Typically, one of the reactions is such that occurs between the metal-containing reagent and the surface. Following this reaction, a single or multiple reaction steps can be carried out in order to remove possible extra groups from the reagent chemically bonded to the surface or to create new bonding sites for the following process steps. New bonding sites can be created when, for instance, ligands are removed from the bonded reagent, whereby those bonding sites of the original surface that were shadowed by the ligands are revealed. New bonding sites can also be created in an exchange reaction between the bonded reagent and the reagent of the next process step, whereby the alternation of the reaction steps can form a compound such as oxide or nitride, for instance. The crystalline configuration of the formed compound can in certain cases be affected by selective choice of the bonding sites on the unbonded support material surface (through pretreatment) and control of reaction temperature so as to favour certain types of reactions. Thus, for instance, if TiCl4 vapours are reacted with a silica support at temperatures below approx. 250° C., an amorphous structure will be obtained, whereas temperatures in the range from 350° C. to 550° C. will give rise to catalysts with anatase TiO2, anatase and rutile Tio2, and rutile TiO2 surface structures, respectively. The properties of the catalysts vary to some extent depending on the crystallinity of the catalysts, the amorphous structure being preferred for some applications.

As examples of the surface modification process prior to the reaction of the actual reagent, the deposition of aluminium oxide (Example 3) and titanium oxide (Example 4) onto silica support is described.

C1. Different Types of Reagent Molecules:

Molecules exhibiting different chemical properties in their reactions yield different contents of the catalytically active metal.

For instance, chromyl chloride (CrO2Cl2) and chromium acetylacetonate (Cr(acac)3) bond to different bonding sites. Chromyl chloride reacts with the hydroxyl groups of the surface, whereby 1 or 2 HCl molecules per bonded Cr atom are released. By contrast, Cr(acac)3 reacts with bonding sites containing hydrogen-bonded groups, whereby one of the three ligands is detached. Using chromyl chloride, the Cr content on silica support can be varied in the range from 1.8 to 5 wt %, and using chromium acetylacetonate, in the range 0.6 to 2.4 wt % when preheating of the silica support is carried out in a temperature range from 820° C. to 200° C., respectively.

The WOCl4 and WCl6 molecules have approximately equal size, yet their bonding to surface-bond sites is different. An example of this is the bonding of tungsten onto alumina from WOCl4 and WCl6. The reaction takes place with the hydroxyl groups of the surface in the form of an exchange reaction, whereby 1 or 2 HCl molecules are released per each bonded W-species molecule.

The above-discussed reactions are illustrated in Examples 5 and 6.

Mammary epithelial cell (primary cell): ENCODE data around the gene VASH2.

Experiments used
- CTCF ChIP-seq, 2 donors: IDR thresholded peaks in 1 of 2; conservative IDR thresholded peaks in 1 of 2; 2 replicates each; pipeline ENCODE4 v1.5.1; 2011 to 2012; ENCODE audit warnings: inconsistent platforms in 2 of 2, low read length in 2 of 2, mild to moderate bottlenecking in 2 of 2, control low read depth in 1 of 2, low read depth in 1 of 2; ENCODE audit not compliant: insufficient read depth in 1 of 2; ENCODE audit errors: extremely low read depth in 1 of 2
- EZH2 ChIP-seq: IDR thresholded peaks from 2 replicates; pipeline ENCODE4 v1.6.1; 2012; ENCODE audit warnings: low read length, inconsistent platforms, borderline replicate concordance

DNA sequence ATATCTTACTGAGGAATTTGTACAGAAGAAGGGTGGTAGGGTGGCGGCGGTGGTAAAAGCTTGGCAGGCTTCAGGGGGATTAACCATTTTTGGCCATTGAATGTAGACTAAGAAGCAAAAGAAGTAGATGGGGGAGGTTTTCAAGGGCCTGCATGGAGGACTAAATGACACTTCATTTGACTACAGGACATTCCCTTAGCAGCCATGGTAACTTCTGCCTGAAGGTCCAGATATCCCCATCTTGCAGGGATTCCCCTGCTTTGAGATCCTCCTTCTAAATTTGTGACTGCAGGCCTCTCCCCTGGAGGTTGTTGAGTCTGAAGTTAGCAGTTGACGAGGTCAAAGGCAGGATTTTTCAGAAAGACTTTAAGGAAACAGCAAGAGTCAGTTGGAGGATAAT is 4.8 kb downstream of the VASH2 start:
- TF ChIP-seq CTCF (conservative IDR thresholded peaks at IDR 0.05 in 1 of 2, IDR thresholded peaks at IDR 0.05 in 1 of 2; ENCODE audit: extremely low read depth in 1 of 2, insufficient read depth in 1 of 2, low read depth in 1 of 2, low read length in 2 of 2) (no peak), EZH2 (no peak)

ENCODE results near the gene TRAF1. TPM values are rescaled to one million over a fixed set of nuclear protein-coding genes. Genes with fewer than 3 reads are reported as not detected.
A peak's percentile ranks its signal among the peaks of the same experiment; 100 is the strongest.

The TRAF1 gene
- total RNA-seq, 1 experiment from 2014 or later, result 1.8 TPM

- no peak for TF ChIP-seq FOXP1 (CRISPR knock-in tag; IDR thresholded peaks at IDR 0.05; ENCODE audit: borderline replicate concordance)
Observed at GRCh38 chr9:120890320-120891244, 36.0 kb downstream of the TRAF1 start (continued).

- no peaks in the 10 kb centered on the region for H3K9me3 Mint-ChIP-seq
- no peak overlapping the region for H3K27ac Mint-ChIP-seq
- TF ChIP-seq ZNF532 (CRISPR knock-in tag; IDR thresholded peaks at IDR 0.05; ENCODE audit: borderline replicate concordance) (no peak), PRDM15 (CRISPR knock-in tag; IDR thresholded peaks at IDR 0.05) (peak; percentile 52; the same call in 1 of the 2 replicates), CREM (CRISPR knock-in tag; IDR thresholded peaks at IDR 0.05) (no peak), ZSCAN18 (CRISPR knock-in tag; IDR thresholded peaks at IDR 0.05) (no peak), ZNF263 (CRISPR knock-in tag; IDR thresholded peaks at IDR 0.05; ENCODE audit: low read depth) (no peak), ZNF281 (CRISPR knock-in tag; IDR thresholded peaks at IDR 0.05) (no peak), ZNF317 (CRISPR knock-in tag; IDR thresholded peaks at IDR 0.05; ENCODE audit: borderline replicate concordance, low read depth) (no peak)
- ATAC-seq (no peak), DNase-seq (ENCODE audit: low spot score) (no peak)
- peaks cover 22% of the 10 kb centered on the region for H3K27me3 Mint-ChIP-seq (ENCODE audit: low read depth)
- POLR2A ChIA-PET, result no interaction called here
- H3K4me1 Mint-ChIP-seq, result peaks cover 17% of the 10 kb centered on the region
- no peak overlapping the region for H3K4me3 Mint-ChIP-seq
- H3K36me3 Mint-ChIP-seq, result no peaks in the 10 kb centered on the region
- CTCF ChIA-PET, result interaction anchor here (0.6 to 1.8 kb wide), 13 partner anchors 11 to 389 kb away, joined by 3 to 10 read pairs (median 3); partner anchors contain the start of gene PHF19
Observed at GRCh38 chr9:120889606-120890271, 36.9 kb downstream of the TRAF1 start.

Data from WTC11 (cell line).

C2. Size of Reagent Molecule:

Besides the chemical properties of a molecule, its size can affect the saturation level. Metal compounds of different molecular size give a possibility of controlling the mutual distance of the catalytically active species. Increase of the molecular size permits the outdistancing of the metal atoms, because the condensation of a metal compound onto an already bonded compound under saturation conditions at a sufficiently high reaction temperature cannot occur (refer to Example 7). Example 7 is a partial extension of Example 5. On reason for the different saturation level behaviour obviously is, besides the differences in the chemical properties, the difference in the molecular sizes, because the relative proportions of hydroxyl groups and hydrogen-bonded groups at the 450° C. reaction temperature of the example on the support material surface are approximately equal.

EXAMPLE 1 Effect of Reaction Temperature

SiO2 was pretreated for 16 h at 450° C. in air atmosphere and for 4 h in nitrogen at 70 mbar pressure. The silica support (7 g) was heated in nitrogen at 70 mbar pressure up to the reaction temperature which was 175° C., or alternatively, 450° C. TiCl4 vapour was introduced for 2 h into the reaction space using nitrogen gas as carrier. The silica support was flushed with nitrogen gas for 2 h at the reaction temperature and cooled. The Ti content on the silica support was determined. The Ti contents were 3.3 wt % subsequent to the reaction at 175° C. and 2.6 wt % subsequent to the reaction at 450° C. Also the Cl/Ti ratio changed from 2.8 to 2 when the reaction temperature was elevated from 175° C. to 450° C. This indicates that the bonding of TiCl4 to two OH groups is enhanced at the higher reaction temperature. At 175° C., a major portion of the TiCl4 bonds to one OH group.

EXAMPLE 2 Utilization of Inhibiting Reagent

SiO2 was heated for 16 h at 820° C. in air atmosphere and for 4 h at 450° C. in a partial vacuum flushed with nitrogen gas. The temperature was lowered to 175° C. Vapourized hexamethyldisilazane at 50° C. temperature was introduced into the reaction space and reacted at 175° C. with the silica support. The excess reagent was flushed with nitrogen gas at 175° C. The temperature was elevated to 200° C. and Cr(acac)3 was reacted for 3 h with the silica support treated in the above described manner. The silica support was finally flushed with nitrogen at 200° C.